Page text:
Cavalry

French 4th Hussars at the Battle of Friedland, 1807
A trumpeter of the Representative Cavalry Squadron in the Polish Army
A Polish winged hussar
Assyrian cavalry
Parthian horseman, now on display at the Palazzo Madama, Turin
Warrior's departure; an Athenian amphora dated 550–540 BC
Tombstone of a Roman auxiliary trooper from Cologne, Germany. Second half of the first century AD
Reenactor as a Roman auxiliary cavalryman
Chinese caltrop jar
Mongols at war 14th century
A bas-relief of a soldier and horse with saddle and stirrups, from the tomb of Chinese Emperor Taizong of Tang (r 626–649), c 650
The Qianlong Emperor in ceremonial armor on horseback, painted by Giuseppe Castiglione, dated 1739 or 1758
A mounted samurai with bow and arrows, wearing a horned helmet. Circa 1878
In the Battle of Ichi-no-Tani, Japanese cavalry moving down a mountain-side
Manuscript illustration of the Battle of Kurukshetra
Coin of Chandragupta II or Vikramaditya, one of the most powerful emperors of the Gupta empire during times referred to as the Golden Age of India
Rajput warrior on horseback
Akbar leads the Mughal Army during a campaign
Horse-mounted Normans charging in the Bayeux Tapestry, 11th century
A 13th-century depiction of a riding horse. Note resemblance to the modern Paso Fino
A Hussite war wagon: it enabled peasants to defeat knights
Arab camelry
A Moroccan with his Arabian horse along the Barbary coast
Kanem-Bu warriors armed with spears in the retinue of a mounted war chief. The Earth and Its Inhabitants, 1892
Knighted cavalry and noblemen, painting by Jan van Eyck (c. 1390–1441)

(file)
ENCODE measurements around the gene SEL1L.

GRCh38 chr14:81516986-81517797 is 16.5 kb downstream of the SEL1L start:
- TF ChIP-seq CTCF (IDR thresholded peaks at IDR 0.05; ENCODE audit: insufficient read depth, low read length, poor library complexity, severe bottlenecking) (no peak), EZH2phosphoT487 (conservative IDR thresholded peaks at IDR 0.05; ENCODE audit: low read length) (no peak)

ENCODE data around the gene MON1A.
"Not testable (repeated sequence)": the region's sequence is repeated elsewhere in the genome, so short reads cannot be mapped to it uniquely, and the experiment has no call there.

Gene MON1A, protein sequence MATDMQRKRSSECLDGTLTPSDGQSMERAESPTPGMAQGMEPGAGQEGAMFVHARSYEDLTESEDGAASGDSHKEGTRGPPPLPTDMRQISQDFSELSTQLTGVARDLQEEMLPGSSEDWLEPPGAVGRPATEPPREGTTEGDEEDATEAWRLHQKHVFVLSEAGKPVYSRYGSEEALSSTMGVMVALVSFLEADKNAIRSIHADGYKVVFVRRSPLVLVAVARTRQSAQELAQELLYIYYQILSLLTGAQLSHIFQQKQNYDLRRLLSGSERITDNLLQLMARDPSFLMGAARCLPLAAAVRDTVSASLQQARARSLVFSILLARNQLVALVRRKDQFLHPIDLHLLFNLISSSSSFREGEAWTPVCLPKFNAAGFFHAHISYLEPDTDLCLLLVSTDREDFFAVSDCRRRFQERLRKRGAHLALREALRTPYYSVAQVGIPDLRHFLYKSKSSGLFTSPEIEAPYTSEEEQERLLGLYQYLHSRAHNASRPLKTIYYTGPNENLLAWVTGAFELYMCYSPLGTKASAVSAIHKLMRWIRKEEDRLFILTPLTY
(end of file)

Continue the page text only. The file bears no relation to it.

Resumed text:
Husarz (Polish Hussar) by Józef Brandt
Cavalry charge at Eylau, painted by Jean-Antoine-Siméon Fort
British infantry formed into anti-cavalry squares at the Battle of Quatre Bras
The charge of the Venezuelan First Division's cavalry at the Battle of Carabobo
"The Thin Red Line" at the Battle of Balaclava, where the 93rd Regiment held off Russian Cavalry
Monument to the Spanish Regiment of light cavalry of Alcántara
The charge of the 21st Lancers at Omdurman
19th Lancers near Mametz during the Battle of the Somme, 15 July 1916
Algerian spahis of the French Army 1886
Union Cavalry capture Confederate guns at Culpepper
Italian cavalry officers practice their horsemanship in 1904 outside Rome
Austro-Hungarian cavalry, 1898
German cavalryman in September 1914, German South-West Africa
Dead German cavalry horses after the Battle of Halen - where the Belgian cavalry, fighting dismounted, decimated their still mounted German counterparts
A British cavalry trooper in marching order (1914–1918)
German dragoons, armed with lances, after the capture of Warsaw, August 1915
Lithuanian lancers training in the 1930s
Turkish cavalry during mopping‐up operation 1922
Polish uhlan with wz. 35 anti-tank rifle. Military instruction published in Warsaw in 1938
A German cavalry patrol in May 1940, during the Battle of France
Mongolian cavalry in the Khalkhin Gol (1939)
U.S. Special Forces and Combat Controllers on horseback with the Northern Alliance of Afghanistan, which frequently used horses as military transport
Italian Army regiment “Lancieri di Montebello” (8th) on public duties in Rome 2019
Horse-mounted color guard from Marine Corps Logistics Base Barstow
A cavalryman of Hakkapeliitta, the Finnish cavalry of Thirty Years' War, featured on a 1940 Finnish stamp
Mongol mounted archer of Genghis Khan late 12th century.
Tatar vanguard in Eastern Europe 13th–14th centuries.
Manikin of a Safavid Qizilbash, showing characteristic red cap (Sa'dabad Palace, Tehran).
Persian Zamburak.